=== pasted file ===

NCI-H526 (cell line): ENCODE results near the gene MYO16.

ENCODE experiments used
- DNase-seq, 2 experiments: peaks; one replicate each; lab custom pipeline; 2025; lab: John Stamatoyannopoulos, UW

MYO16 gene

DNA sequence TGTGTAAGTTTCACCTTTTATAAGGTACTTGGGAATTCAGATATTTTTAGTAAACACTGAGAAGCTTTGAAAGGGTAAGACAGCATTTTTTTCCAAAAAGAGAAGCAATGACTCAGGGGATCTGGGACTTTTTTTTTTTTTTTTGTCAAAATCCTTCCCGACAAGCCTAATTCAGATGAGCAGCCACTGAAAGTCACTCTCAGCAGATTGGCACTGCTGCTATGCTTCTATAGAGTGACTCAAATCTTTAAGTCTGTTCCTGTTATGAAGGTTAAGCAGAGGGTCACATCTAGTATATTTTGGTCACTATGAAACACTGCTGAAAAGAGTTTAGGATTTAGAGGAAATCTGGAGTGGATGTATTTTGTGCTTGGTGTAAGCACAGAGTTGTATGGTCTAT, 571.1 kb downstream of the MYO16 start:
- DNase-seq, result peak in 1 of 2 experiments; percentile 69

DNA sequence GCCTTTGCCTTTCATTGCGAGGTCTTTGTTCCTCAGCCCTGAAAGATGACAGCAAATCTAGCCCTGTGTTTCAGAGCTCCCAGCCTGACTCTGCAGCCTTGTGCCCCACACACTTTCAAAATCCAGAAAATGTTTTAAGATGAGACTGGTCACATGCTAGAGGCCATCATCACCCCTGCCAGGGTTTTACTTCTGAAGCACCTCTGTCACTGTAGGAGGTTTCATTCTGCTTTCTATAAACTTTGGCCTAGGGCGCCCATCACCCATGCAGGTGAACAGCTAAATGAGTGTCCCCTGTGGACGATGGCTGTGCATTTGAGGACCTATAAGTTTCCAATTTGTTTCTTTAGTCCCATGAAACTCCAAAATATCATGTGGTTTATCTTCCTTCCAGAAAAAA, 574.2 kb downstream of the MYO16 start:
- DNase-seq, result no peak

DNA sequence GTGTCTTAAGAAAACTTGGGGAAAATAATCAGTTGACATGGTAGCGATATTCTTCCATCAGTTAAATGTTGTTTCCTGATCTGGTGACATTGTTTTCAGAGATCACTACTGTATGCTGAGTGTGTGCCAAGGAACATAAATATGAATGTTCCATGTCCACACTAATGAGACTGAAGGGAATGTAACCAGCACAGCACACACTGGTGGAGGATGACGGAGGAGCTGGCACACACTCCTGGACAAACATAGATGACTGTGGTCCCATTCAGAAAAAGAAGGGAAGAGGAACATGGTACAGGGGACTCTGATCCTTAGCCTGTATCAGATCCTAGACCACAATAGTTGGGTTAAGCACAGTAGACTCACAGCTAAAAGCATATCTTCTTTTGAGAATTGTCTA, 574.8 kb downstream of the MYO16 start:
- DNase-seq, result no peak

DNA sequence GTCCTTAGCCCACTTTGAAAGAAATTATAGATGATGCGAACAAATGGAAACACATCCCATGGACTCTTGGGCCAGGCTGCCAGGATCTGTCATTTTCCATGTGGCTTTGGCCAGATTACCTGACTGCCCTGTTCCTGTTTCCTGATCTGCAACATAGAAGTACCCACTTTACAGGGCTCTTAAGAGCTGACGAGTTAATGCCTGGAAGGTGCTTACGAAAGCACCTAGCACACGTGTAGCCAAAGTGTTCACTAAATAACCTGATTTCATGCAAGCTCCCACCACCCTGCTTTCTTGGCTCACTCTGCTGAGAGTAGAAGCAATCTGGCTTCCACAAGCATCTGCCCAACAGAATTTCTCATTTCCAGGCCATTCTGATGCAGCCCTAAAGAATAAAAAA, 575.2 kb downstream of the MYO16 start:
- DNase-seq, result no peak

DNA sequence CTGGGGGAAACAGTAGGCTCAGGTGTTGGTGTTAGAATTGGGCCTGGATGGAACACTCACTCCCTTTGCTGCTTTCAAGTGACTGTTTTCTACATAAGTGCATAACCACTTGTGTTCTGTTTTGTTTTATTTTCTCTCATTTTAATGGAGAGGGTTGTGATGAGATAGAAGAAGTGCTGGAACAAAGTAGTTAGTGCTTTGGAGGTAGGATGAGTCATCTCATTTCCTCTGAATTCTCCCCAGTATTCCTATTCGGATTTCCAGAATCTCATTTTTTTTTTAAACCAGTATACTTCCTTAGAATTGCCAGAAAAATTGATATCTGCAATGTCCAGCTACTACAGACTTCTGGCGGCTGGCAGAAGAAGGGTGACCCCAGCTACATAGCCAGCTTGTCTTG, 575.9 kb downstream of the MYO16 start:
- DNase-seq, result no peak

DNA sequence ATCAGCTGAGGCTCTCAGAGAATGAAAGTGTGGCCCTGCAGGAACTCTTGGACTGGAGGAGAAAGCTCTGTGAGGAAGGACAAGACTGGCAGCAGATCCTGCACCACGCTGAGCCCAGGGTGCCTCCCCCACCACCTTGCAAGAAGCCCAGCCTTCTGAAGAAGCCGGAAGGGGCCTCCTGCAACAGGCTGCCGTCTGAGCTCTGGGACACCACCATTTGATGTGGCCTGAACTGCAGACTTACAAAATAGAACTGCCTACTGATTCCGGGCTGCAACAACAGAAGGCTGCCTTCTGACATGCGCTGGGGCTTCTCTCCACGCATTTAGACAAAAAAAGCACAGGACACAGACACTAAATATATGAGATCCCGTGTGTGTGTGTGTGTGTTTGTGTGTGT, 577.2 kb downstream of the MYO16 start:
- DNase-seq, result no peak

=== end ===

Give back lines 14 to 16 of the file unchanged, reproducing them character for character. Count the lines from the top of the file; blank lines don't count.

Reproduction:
- DNase-seq, result no peak

DNA sequence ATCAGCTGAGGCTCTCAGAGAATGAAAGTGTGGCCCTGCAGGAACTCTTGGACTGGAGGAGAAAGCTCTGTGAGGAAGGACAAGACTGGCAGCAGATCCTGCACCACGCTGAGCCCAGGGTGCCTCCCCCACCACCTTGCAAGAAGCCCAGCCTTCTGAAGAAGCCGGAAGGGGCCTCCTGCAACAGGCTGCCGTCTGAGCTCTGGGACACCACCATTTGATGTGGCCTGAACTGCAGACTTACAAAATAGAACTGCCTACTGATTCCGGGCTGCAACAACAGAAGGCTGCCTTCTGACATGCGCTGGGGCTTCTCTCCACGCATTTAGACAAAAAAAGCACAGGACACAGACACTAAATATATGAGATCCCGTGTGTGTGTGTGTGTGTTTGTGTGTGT, 577.2 kb downstream of the MYO16 start:
- DNase-seq, result no peak